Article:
Subject: I have found a DVD that I think you would enjoy
|Before the Fall |
Actors: Max Riemelt, Tom Schilling, Devid Striesow, Jonas Jägermeyr, Leon A. Kersten
Director: Dennis Gansel
Genres: Indie & Art House, Drama, Military & War
Berlin 1942. Friedrich is a 16 year old who dreams of doing something with his life. His big chance comes when hes discovered at a boxing match by a young man who teaches at an elite nazi national political school or napol... more »
The Path from Glory to Self Martyrdom
Grady Harp | Los Angeles, CA United States | 06/14/2006
(4 out of 5 stars)
"BEFORE THE FALL ('NAPOLA') is a brilliantly made film that addresses the blind hopes of youth in becoming a success as a man, a factor that allowed and allows dictators to entice young men into the realm of warriors under the guise of applauded bravery and the golden promise of achieving glory for a great cause. This story just happens to be about Hitler and his 40 Napola (training camps for the elite German youths in 1942) and the young boys and men who trained in these National Political societies. It could be found in many places and in many times...
Friedrich Weimer (handsome and talented young Max Riemelt) comes from the lower class in Germany (his father is aiming him toward factory work) and is a fine young boxer. His talents are noted by some representatives from the Nazi party and he is asked to report for enrollment in a Napola, an important means of education and training that Friedrich sees as being his way to become something special, someone important. His father is anti-Nazi and refuses to let Friedrich go, but Friedrich is determined and runs into the night to join the Napola. Once there he is admitted, groomed as a boxer for the Napola, and introduced to the Hitler's youth movement. His fellow classmates vary from the very wealthy to other fine Arian lads. They are trained, observed, and brainwashed as to the glory of the Thousand Year Reich. Problems begin to arise when Friedrich gets to know his fellow classmates: Siegfried (Martin Goeres) is a bedwetter and is humiliated publicly for his problem; Albrecht (Tom Schilling) is a poet and writer whose father is one of the governors of the Napola and Albrecht is anti-war; other lads seem on the surface to be obedient yet most have hidden reservations about what they are doing.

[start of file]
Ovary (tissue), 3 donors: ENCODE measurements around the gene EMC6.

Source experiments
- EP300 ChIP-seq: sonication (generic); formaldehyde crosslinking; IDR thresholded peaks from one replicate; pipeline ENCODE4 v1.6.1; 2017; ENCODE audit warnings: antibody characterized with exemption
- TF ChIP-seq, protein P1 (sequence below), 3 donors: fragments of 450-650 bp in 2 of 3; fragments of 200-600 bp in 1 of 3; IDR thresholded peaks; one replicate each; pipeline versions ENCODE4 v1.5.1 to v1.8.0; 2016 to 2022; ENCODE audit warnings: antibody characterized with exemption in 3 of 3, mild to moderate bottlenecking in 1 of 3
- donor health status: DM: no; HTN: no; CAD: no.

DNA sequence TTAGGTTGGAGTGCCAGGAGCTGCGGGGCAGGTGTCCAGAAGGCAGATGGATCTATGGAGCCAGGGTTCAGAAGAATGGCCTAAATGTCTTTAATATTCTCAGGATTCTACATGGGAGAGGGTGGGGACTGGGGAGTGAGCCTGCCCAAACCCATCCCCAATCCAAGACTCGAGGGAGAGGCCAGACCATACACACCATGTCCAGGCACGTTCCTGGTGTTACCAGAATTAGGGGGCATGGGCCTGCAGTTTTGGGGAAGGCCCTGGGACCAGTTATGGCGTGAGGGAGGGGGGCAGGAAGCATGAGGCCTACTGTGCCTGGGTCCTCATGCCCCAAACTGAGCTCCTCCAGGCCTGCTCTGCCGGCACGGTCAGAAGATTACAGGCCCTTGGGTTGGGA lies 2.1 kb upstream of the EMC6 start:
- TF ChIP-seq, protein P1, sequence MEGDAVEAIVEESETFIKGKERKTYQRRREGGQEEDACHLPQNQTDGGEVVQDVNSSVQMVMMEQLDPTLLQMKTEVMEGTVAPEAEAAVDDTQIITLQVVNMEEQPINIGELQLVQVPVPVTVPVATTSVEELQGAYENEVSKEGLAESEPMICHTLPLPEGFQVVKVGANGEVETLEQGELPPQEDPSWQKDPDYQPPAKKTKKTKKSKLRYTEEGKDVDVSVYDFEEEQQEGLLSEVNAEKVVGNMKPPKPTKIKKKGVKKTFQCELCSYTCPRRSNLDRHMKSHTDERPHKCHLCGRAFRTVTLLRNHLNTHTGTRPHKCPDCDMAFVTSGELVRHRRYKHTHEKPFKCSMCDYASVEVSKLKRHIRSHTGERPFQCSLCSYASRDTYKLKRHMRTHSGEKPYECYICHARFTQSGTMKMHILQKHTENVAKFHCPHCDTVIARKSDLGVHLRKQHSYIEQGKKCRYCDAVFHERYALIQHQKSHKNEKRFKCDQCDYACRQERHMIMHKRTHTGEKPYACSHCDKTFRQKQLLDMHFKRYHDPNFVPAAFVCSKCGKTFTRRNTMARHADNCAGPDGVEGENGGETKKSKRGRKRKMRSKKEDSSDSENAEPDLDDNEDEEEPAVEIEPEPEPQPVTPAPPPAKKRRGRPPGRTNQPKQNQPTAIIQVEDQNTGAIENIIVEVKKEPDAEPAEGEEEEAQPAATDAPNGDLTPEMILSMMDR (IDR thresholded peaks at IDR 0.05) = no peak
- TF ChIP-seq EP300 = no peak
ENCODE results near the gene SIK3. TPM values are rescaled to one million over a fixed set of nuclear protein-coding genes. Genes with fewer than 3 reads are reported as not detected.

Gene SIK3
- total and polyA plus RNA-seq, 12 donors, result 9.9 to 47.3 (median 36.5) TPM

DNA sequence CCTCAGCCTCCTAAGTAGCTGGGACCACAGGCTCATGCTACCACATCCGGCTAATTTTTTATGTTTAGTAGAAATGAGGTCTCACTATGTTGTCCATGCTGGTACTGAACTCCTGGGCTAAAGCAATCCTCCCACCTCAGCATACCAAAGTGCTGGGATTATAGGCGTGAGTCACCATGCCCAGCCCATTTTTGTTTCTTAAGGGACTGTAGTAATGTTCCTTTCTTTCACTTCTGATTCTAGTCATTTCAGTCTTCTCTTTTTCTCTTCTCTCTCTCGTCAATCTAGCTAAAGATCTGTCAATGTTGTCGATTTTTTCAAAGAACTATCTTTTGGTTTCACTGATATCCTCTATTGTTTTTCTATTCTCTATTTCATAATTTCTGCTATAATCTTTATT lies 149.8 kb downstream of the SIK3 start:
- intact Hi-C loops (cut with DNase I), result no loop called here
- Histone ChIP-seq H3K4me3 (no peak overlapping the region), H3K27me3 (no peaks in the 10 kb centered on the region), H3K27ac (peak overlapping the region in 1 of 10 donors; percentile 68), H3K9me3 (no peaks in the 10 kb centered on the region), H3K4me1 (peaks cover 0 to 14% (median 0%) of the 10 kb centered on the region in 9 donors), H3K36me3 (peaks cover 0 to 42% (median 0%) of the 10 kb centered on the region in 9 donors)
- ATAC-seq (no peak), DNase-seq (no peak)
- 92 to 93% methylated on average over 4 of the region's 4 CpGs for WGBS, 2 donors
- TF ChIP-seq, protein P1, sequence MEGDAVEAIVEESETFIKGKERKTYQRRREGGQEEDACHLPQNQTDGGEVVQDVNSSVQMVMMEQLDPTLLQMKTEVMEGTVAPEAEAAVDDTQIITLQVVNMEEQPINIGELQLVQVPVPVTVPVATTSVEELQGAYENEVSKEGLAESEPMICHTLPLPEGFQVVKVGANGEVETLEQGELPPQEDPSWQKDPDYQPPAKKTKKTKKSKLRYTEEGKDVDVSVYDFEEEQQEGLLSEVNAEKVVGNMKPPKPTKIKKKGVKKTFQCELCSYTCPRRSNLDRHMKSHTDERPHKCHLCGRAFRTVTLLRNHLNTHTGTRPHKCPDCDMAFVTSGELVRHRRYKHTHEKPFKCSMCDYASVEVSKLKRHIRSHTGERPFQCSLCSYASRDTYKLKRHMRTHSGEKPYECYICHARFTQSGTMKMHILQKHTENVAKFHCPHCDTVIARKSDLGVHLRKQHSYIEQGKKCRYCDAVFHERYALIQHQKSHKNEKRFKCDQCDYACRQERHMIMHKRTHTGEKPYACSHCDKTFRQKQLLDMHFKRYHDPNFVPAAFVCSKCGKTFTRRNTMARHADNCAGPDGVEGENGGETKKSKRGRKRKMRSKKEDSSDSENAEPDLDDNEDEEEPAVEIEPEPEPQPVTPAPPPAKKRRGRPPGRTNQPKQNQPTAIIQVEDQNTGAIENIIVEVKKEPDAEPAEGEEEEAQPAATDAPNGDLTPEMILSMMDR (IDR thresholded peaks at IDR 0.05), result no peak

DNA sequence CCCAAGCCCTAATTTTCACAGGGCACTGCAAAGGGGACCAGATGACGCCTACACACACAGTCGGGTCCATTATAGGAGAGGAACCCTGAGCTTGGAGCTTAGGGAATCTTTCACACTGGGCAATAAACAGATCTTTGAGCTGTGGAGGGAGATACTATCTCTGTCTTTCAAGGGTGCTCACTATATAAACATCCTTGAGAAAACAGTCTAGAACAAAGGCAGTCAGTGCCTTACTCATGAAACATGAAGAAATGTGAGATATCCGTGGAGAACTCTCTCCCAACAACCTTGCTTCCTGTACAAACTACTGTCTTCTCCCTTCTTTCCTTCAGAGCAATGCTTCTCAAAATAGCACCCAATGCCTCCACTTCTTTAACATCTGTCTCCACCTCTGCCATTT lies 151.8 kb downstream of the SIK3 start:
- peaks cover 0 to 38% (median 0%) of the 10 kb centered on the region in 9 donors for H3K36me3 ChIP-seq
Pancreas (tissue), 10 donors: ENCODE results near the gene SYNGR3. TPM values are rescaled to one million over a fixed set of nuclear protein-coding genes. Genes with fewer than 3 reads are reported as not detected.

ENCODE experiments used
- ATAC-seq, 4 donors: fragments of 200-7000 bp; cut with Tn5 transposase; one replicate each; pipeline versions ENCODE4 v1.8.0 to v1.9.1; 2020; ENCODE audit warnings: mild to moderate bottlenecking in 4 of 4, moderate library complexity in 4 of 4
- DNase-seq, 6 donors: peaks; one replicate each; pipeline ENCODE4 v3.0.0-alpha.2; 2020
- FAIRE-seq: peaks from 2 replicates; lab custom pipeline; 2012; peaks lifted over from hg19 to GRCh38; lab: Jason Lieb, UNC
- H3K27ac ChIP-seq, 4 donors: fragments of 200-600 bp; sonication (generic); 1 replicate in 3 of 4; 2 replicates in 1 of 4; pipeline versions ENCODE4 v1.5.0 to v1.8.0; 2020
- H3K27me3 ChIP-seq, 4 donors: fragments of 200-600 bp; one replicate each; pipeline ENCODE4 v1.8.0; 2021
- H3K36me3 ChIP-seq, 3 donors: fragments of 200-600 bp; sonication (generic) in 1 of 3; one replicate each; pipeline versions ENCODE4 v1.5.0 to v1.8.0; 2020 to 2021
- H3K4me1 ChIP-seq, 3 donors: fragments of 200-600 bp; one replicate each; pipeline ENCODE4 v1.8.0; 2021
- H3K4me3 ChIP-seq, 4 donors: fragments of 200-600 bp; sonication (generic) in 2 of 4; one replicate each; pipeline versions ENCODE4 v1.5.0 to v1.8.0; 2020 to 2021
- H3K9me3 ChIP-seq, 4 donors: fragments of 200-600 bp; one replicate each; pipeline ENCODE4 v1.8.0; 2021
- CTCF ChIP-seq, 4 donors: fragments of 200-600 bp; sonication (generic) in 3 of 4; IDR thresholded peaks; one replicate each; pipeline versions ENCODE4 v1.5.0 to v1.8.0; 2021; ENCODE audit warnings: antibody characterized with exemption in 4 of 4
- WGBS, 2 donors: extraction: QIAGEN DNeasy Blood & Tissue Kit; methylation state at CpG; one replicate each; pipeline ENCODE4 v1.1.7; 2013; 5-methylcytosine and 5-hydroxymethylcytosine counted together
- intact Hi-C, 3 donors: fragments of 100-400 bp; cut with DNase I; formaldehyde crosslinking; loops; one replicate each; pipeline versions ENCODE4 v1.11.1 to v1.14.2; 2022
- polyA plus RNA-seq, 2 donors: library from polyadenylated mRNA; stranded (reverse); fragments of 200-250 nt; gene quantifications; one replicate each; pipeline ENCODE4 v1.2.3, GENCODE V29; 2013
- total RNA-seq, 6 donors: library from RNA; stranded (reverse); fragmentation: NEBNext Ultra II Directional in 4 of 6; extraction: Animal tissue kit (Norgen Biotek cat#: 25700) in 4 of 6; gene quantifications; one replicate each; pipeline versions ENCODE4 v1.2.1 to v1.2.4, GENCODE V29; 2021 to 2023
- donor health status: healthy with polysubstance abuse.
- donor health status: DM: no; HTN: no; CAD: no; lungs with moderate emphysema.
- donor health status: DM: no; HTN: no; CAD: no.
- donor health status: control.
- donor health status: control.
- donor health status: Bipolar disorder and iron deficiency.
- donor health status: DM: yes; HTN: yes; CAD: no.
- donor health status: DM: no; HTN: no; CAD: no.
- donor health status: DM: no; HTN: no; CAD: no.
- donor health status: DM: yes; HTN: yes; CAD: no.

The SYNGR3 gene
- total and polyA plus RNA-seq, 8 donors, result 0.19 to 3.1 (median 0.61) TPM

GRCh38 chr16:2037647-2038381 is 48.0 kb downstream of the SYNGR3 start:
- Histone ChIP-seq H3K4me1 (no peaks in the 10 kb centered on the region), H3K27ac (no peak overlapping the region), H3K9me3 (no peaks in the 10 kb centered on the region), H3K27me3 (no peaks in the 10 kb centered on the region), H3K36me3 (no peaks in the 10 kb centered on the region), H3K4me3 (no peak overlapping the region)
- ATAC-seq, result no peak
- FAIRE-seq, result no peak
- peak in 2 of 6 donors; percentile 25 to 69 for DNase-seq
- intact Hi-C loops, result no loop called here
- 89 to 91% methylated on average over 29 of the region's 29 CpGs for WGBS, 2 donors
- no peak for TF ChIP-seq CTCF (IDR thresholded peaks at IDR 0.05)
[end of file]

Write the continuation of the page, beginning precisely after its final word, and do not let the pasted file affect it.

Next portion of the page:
Being 1942 some changes are occurring in the Nazi dream and the Senior class is sent out on a mission to fight the enemy. And one night Friedrich's class is called out of bed and sent into the woods to find Russian soldiers who are 'threatening' their security. The boys open fire on the Russians only to find that they have killed a number of unarmed Russian boys. This profoundly disturbs them all, but Albrecht in particular. Friedrich continues to observe the manner in which he and the other boys are used and slowly his best friends find ways to martyr themselves and ultimately Friedrich does the same in his only way - by changing the way he approaches the Napola expectations of his boxing.
Max Riemelt as Friedrich is outstanding: not only does he have the solid extraordinary good looks but he also can act, satisfying every nuance of this challenging role. The remainder of the cast - both young boys and the adults running the Napola - are superb. The cinematography is subtly beautiful, ranging from the tough interiors inside to the vistas of a Germany before it was destroyed by the not too distant fall. Director Dennis Gansel, who co-wrote the script with Maggie Peren, is a young man (the featurette with the DVD has an enlightening conversation between Gansel and Riemelt) knows exactly how to capture both the wide-eyed innocence of youth and the slowly crumbled ideals of young men. This is an outstanding film to see and experience. Its lessons are terrifying and intense. In German with English subtitles. Grady Harp, June 06
Underrated and worth a viewing
M. Bailey | Minneapolis MN | 05/08/2006
(4 out of 5 stars)
"It's a shame this film didn't get a wider release in the U.S. I saw it by chance on a rainy Sunday afternoon, and found it engrossing, intelligent, and thought-provoking.
"Before the Fall"'s strengths are not those of groundbreaking formal style or especially original narrative. Rather, the film uses a familiar device (people of different backgrounds coming together for a common purpose) in an unfamiliar context. Set in a prestigious academy for training the elite of what was to prove a very curtailed Nazi future, the film depicts the relationship between two young men - one working-class and one whose family is already a member of the Third Reich's ruling class - and their slow, unlikely discovery of a common resistance to fascism and its inhumane demands.